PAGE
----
Ideas and Tips for Keeping Your Baby Cool in the Summer

Summer is such a fun and carefree time of the year, whether you’re enjoying it at the beach or on your patio. However, if you’re a new mom, your main concern is probably the well-being of your baby. Babies are more sensitive to heat than children and adults as their bodies have a harder time cooling off. As we know, sweating is the main way for our body to cool down. Eccrine glands (simple sweat glands) form during the fourth month of the baby’s development, but they’re not as effective as the sweat glands in adults. Improper care of your little one during the scorching temperatures can lead to many health issues and can even be linked to sudden infant death syndrome (SIDS). To make sure your little bundle of joy is safe and protected during summer, make sure to follow these simple but important tips.

How to Know If Your Baby Is Overheating?

The normal body temperature of your baby should be around 36.4⁰C. If it’s 38⁰C or higher, this means that your baby is overheating. Other signs that indicate overheating are red ears and sweaty neck, rapid heart rate, restlessness, vomiting, unresponsiveness, etc. Your baby can also develop a heat rash if the salty sweat irritates their skin. It mostly appears on their neck, chest, armpits or thighs in the form of small red dots and splotchy skin.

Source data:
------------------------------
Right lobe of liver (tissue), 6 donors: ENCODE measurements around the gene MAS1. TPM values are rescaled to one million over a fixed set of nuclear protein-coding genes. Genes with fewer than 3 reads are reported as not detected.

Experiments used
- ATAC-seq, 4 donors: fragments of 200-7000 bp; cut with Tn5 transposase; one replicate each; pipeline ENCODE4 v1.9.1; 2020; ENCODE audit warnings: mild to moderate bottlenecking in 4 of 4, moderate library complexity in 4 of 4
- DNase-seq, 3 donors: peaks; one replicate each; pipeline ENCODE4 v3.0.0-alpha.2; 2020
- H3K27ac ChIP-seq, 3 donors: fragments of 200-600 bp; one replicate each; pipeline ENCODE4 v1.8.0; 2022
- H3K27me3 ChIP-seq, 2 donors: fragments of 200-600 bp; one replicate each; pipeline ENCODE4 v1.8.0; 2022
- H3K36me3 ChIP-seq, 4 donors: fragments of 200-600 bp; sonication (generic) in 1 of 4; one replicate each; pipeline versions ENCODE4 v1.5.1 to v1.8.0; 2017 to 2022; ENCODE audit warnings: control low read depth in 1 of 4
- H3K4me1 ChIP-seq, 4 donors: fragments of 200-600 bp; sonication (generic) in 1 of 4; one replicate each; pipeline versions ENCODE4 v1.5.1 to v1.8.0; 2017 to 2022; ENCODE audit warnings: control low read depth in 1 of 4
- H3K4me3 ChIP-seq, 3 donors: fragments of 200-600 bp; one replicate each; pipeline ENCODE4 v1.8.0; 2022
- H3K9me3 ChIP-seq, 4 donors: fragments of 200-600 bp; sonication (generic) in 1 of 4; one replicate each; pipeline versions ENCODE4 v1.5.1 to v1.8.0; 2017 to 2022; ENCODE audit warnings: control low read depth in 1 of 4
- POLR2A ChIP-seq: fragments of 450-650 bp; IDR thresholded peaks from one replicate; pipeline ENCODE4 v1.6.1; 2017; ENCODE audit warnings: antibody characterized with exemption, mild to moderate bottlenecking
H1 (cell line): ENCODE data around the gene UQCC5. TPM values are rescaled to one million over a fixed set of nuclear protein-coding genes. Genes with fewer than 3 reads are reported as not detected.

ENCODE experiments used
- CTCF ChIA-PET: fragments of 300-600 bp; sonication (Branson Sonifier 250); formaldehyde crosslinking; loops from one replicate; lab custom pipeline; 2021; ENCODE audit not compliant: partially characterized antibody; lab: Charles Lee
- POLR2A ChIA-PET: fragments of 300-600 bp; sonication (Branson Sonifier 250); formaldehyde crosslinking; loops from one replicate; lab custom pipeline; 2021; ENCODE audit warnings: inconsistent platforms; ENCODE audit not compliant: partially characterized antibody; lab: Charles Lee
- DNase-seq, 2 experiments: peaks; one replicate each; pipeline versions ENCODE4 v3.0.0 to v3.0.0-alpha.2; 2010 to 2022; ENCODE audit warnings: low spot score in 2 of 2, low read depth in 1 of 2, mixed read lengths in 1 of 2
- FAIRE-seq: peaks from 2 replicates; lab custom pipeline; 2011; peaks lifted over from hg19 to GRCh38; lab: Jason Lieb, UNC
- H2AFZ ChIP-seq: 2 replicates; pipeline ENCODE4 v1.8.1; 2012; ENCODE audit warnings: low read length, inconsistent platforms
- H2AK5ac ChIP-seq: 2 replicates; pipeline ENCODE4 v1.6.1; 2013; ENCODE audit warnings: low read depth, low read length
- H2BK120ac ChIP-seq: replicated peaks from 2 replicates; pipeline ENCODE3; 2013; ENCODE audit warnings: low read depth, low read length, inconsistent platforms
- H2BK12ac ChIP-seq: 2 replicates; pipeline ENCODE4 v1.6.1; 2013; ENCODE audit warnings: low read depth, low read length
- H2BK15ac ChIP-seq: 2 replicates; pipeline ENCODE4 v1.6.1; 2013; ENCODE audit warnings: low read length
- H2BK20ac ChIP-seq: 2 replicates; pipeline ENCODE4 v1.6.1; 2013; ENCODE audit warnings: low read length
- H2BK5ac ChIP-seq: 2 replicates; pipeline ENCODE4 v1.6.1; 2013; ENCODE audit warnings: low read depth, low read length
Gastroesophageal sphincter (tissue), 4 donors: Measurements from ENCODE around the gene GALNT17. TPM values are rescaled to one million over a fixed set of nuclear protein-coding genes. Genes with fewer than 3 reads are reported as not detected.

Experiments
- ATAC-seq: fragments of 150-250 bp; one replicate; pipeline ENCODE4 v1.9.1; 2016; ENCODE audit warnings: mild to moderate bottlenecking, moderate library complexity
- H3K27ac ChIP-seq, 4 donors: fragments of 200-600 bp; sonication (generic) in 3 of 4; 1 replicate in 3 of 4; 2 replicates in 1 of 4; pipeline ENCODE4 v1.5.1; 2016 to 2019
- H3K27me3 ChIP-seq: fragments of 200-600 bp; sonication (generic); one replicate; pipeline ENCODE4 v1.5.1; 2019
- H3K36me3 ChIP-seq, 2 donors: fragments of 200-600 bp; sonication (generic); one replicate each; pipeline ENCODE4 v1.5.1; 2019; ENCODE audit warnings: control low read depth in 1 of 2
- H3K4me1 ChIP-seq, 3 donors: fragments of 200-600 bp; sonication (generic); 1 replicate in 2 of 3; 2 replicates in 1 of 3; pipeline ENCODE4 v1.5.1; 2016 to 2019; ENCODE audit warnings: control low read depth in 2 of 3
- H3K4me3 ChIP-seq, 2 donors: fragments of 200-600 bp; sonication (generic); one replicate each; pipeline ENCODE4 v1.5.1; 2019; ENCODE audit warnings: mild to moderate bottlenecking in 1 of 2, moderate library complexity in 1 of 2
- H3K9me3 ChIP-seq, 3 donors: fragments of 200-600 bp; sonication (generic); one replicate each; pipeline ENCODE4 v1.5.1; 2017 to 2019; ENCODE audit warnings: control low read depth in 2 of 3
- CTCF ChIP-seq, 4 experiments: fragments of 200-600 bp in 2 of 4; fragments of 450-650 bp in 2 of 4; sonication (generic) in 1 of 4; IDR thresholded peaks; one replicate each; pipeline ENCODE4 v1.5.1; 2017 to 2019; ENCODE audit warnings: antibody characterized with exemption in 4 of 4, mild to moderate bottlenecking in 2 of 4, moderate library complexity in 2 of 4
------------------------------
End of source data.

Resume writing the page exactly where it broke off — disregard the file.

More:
How to Protect Your Baby from the Sun?

picture of a woman walking with stroller in the park on the sun
source: Alexandr Podvalny on Unsplash

Both you and your baby shouldn’t go on daily walks between 11 AM and 5 PM in the summer. The sun rays are strongest around 3 PM, so you should never go out at this time. If you decide to take your little one on a daily walk, make sure to prepare them beforehand.

The first step is getting a quality pram sun shade for your baby’s pram. It should be lightweight and provide plenty of ventilation. Under no circumstance use an ordinary cloth as a substitute, as it comes with many risks. Researchers found that even a thin cloth-like muslin wrap, adds so much heat and reduces air circulation so that the pram resembles a furnace. A high-quality pram sun shade is made from strong materials that block most of the UVA and UVB rays and a large mesh-like surface that provides a lot of ventilation. It’s also thin, durable, easy to install and covers every inch of your baby’s stroller. This is especially advised for babies younger than 6 months, as their skin contains little melanin – the pigment that protects us from the sun.

You should avoid covers that are thick and provide little air circulation, as they are as harmful as a cloth cover. Don’t forget to protect your baby with high-factor sunscreen any time you go outside. Make sure that your baby is older than 6 months to use sunscreen, and look for products that are specifically designed for babies and young children.

Summer comes with nasty insects as well. Your toddler’s skin is much more fragile than yours, so an ordinary insect bite from a mosquito, fly or ant can cause serious irritation or even swelling. Apart from providing protection from the sun, a pram sun cover also acts as an insect repellent, especially when your child is younger than 6 months, or when spray repellents irritate their skin.